Moore Blatch has recently responded to the Defra Consultation paper on proposed reform of agricultural tenancy legislation, based on our wide experience of tenanted agricultural land, acting both for landlords and tenants.
With Brexit, the UK farming industry is potentially facing its biggest change since 1948. Since the introduction of farm business tenancies by the Agricultural Tenancies Act in 1995, the system whereby new lettings fall under that legislation (other than old-style succession tenancies) has basically worked well. The greater freedom of contract introduced in 1995 has enabled greater diversification without loss of agricultural status. This, coupled with 100% Agricultural Property Relief for tenancies granted post-1995, has encouraged landlords to let more land.
When rights of succession were abolished for new tenancies post-July 1984, it was anticipated that these old-style tenancies, governed by the cumbersome procedure of the 1986 Act, would eventually wither on the vine. Indeed, the figures quoted in the Consultation Paper bear this out. It is surprising, therefore, to find several provisions in the Paper which would substantially extend their life. Perhaps the most controversial of these is that tenants who still have a right to further successions, but have no eligible relatives, may be permitted to assign their tenancy to an independent third party at a premium, for a fixed term of 25 years. The rent for this assigned tenancy, it is proposed, would be akin to an FBT rental, but in other respects the tenancy would remain governed by the AHA 1986. As proposed, this assignment would not be a new tenancy granted post-1995, and therefore would not qualify (as a new 25-year FBT would) for 100% APR without substantive reform to the tax regime. Given that proposals for reform of capital taxes are seemingly being addressed completely separately, this is concerning. A landlord faced with such an assignment would have a right to buy out the tenant (the basis of the value is not considered) or to control suitability of the incoming tenant, but that suitability test is not as stringent as currently prevails on a succession application. In addition, many farms and estates have made plans on the assumption that certain tenancies will be coming to an end when the current tenant dies or retires. The practical advice to a landlord at the moment, where a tenant with no successions is nearing retirement, appears, therefore, to be to negotiate termination sooner rather than later, in case this provision is enacted. The Paper states that such a measure would facilitate more new entrants into the industry, but arguably the assignees who could afford the level of premium a tenant giving up a farmhouse would likely require are unlikely to be new tenants. There is also a surprising proposal to allow grandchildren as eligible successors; this effectively prolongs the succession tenancy by a third generation and was beyond the concept even of the 1976 Act.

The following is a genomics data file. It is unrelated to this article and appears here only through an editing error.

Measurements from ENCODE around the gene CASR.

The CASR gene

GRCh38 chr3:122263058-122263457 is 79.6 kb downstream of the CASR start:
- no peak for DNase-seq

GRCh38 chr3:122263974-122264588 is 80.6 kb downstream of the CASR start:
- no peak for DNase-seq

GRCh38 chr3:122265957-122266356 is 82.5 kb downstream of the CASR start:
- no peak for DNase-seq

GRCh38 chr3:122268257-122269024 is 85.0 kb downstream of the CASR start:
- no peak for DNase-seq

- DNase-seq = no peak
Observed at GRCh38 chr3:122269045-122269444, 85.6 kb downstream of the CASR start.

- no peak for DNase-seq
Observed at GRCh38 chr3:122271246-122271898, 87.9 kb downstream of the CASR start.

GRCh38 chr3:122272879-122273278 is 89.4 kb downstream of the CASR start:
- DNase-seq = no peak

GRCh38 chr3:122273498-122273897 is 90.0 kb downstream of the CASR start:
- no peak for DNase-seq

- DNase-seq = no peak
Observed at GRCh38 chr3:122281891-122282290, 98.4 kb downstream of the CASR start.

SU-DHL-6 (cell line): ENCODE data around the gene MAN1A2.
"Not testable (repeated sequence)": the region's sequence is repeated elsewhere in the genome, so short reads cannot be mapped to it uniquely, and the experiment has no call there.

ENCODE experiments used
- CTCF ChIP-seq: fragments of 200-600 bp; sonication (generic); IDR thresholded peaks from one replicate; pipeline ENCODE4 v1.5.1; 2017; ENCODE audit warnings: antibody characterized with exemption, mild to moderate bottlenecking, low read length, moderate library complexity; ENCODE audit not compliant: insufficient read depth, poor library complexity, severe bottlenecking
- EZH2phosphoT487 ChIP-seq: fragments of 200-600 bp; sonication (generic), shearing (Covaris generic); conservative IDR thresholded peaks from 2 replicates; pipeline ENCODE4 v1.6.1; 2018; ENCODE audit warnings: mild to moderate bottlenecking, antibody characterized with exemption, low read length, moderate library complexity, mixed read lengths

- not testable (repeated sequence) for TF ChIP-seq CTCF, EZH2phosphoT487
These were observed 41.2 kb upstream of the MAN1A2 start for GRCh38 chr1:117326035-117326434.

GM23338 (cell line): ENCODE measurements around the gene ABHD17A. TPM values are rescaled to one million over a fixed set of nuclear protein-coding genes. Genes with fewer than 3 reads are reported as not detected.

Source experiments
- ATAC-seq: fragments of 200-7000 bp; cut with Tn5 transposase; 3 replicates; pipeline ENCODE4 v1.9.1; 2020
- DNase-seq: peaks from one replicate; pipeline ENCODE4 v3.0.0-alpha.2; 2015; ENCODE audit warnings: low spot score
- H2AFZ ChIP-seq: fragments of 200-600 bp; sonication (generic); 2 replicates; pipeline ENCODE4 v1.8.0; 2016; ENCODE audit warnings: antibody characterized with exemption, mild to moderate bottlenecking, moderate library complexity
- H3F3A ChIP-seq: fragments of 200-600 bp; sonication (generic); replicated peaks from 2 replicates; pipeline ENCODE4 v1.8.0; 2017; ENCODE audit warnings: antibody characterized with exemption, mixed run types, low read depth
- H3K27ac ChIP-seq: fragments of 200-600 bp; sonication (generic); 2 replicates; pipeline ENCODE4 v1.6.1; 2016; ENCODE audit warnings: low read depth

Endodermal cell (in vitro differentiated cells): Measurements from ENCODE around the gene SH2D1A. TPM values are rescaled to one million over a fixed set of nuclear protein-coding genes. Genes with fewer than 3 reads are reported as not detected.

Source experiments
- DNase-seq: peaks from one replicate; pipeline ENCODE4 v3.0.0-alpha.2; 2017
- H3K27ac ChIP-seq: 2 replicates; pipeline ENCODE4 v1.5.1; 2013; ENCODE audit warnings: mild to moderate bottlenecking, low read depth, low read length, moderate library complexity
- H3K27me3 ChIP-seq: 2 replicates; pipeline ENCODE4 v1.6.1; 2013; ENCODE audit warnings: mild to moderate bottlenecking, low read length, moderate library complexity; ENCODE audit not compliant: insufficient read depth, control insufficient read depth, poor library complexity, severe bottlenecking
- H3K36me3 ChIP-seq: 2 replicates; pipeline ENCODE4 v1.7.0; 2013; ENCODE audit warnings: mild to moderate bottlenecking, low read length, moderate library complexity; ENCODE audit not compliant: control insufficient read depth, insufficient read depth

There are proposals to abolish tight restrictions on use of the holding, standard in most 1986 Act tenancies. Care needs to be taken here as, unlike FBTs where greater non-agricultural use can be permitted without loss of agricultural status, it is clauses like these in AHA tenancies which stop the tenancy falling under the Landlord and Tenant Act 1954 and business tenancies. Perhaps a complete rethink is needed with regard to the definition of agriculture suited to modern practices and consistent for tenancy tax, planning and rating legislation.
Some of the procedural reforms suggested in the Consultation Paper (e.g. enabling agreed successions without an application to the tribunal) are uncontroversial and desirable. There is insufficient space in this article to cover them all, but one further suggested amendment to note is the proposal to abolish restrictions on short-notice provisions in long-term FBTs in certain circumstances. Normally, periodic FBTs over two years cannot be terminated in whole or in part without service of a notice to terminate of more than one year and less than two, ending on the term date of the tenancy. This is often frustrating to landlords intending to develop part of a holding. What is proposed is a relaxation of this provision in new FBTs of ten years or more. Why this cannot be brought in for other FBTs is unclear. It would certainly encourage greater use of tenancies over two years, as would the suggested provisions for short-notice termination on non-payment of rent, death, insolvency and breach of tenancy terms. This would be a great improvement on the current unwieldy remedy of forfeiture.
The results of the consultation exercise will be published later in the year. Although some reform may be desirable, it is hoped the Government might pause for breath and ascertain the effect of any new post-Brexit subsidy regime prior to legislating on tenancies.